Is it 'cos he's American?

I see that President Biden is now “Irish American”, apparently because his great-great-grandfather was Irish.

I was equally surprised when President Trump wanted to claim Scottish roots.

Is it because America is such a relatively young country, and so its residents - especially prominent ones - would like to have a link to some older country?

I couldn’t imagine Canadians (correct me if I’m wrong, @KwakeCanuckInFrance ) or South Americans doing the same thing (though Canadians obviously have the immeasurable advantage of being members of the Commonwealth).

I’ve seen Zimbabweans and Kenyans claim to be English and Scots based on distant ancestry. My good Canadian friends recall their Scandinavian and Irish heritage.

Just a colonial thing really. :wink:


In S Africa’s Eastern Cape, most anglophones are descendants of so-called '1820 English Settlers, who were actually from all over the British Isles, but shared a common background of economic deprivation at ‘home’ due to the Enclosure Acts or the Highland Clearances.

Conversely, cities like New York and Boston still have large Irish communities, and of course students from the Republic can study in US universities without being penalised by higher overseas student fees. The inability of successive English governments to understand US : Irish relations is nothing new.

Lastly Biden’s a practising Catholic - anathema to the English Anglican political establishment (remember Blair’s theological contortions while PM). As far as I’m aware the country has never had a Catholic PM - that subject’s worthy of another thread, but I won’t go there!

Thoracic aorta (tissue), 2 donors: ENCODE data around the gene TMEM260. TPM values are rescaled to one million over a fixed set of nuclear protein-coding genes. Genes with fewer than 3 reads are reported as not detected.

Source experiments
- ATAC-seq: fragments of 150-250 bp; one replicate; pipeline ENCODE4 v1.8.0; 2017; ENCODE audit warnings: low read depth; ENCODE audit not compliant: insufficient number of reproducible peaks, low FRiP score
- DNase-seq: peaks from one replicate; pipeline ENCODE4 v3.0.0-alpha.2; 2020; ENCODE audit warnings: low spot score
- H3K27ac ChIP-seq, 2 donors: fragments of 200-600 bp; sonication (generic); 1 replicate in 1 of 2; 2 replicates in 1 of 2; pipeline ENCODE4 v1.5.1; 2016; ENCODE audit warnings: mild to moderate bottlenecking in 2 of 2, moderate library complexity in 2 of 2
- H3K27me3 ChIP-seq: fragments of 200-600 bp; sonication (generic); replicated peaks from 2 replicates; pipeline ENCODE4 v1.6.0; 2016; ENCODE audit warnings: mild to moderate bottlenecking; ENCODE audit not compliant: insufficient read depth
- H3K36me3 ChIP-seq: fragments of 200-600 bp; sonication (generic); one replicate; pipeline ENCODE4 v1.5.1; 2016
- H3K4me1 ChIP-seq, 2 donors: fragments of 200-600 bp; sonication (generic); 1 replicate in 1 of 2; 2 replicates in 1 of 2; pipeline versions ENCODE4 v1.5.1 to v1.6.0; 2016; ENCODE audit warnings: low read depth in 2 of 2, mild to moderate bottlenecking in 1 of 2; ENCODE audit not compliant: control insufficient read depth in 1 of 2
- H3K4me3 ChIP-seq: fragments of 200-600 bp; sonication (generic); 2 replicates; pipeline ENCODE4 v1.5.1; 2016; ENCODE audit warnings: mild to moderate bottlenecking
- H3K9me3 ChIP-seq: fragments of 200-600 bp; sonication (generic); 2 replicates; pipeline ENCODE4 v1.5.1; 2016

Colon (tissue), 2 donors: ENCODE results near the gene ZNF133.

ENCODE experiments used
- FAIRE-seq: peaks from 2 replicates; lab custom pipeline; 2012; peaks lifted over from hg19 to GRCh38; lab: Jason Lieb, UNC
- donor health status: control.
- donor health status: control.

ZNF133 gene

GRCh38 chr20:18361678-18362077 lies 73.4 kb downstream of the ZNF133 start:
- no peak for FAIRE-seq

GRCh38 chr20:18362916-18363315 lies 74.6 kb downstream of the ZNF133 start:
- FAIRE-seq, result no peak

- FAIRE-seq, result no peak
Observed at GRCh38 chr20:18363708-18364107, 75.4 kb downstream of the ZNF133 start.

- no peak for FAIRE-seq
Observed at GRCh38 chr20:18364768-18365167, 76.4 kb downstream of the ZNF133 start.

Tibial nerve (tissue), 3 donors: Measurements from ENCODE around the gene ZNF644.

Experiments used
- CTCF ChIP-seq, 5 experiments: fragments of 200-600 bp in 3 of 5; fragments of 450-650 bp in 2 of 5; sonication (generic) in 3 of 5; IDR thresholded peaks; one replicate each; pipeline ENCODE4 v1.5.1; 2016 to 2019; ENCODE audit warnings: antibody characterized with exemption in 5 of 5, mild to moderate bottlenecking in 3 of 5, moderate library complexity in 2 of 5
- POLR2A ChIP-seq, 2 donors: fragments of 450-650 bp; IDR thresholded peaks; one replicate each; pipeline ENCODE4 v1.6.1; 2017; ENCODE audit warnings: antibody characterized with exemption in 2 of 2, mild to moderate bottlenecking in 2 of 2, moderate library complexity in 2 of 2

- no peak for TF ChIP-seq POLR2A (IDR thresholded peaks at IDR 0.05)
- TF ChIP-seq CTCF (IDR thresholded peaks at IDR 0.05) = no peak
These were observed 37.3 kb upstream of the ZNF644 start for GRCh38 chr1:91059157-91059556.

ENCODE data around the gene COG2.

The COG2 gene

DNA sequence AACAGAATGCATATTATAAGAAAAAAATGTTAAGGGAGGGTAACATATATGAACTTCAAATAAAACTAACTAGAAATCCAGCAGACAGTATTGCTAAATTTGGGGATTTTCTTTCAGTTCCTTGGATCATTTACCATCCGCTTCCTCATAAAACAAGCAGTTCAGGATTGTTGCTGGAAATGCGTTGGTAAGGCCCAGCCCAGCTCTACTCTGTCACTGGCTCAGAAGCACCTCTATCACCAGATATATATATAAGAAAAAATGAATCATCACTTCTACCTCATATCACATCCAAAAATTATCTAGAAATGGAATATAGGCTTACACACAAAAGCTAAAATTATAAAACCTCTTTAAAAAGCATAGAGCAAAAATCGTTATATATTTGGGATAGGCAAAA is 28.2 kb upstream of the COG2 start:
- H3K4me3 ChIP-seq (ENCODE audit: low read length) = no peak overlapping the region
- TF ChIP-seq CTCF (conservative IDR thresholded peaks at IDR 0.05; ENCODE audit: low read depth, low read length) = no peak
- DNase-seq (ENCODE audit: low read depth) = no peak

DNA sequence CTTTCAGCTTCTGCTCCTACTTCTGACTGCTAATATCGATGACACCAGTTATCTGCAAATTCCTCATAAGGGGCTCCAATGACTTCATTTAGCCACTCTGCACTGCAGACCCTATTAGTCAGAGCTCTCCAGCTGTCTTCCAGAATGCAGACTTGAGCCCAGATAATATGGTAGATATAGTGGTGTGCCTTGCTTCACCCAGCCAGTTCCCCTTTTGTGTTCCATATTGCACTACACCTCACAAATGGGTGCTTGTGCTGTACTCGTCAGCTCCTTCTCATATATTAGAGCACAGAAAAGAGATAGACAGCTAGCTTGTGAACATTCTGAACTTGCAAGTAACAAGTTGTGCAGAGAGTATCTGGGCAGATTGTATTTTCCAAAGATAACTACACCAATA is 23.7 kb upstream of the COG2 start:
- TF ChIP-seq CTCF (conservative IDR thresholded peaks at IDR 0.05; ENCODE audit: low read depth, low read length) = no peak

Wasn’t Boris baptised as a Catholic and married by a priest.

For ages in England you couldn’t get a university degree without bring Anglican, so that would have had an effect. Apparently that tosspot A.B. de P. Johnson is a Catholic now.
Ah cross posted.

I lived in Canada for a few years and they most certainly do.

His mother was a very devout Catholic so her son inadvertently became one at birth. However, while at Eton he accidentally got confirmed as an Anglican along with the rest of his cohort. Bit like him being accidentally American until he got the backdated income tax demand.

Thanks, I forgotten about that conversion / reversion - that old song about the vicar of Bray comes to mind - lyrics ironically available from this seemingly patriotic site:-

Is that so? It can only relate to post-Reformation practice, so only applied to those with degrees from modern universities :wink:

Most British universities date from long after the Reformation - as far as I know Oxford, Cambridge (please don’t link to that thread) and St Andrews predate the Reformation. Durham’s the third oldest English university, it dates from 1832 and had/has? three specifically Anglican colleges.

Which brings us all back to the University Challange selection fairness discussion :slightly_smiling_face:

It applied to everyone post-reformation, regardless of where you got your degree

I’m sure everyone will thank you for that!

However, the Royal College of Art, which has actually been a university since 1896 never appeared on the show - maybe artists and designers were considered even less welcome than Catholics (how’s that for linking several threads!)

I just can’t work out how they get one team on top of the other. Are there stairs around the back?


Would be interesting to do a historical survey of which university’s teams have most often appeared on top.

written in jest, but I’m not joking…

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It’s done with a split screen effect, they actually sit side by side, I was in the audience many moons ago.
I seem to remember there was few years the did have them sitting above each other on a set.


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Surely he shouldn’t be worried about hellfire with all the lies he has told, or is it ok if has been to confession?

Did you not watch the Young ones?


Oh bollocks, just seen its already been done :roll_eyes:

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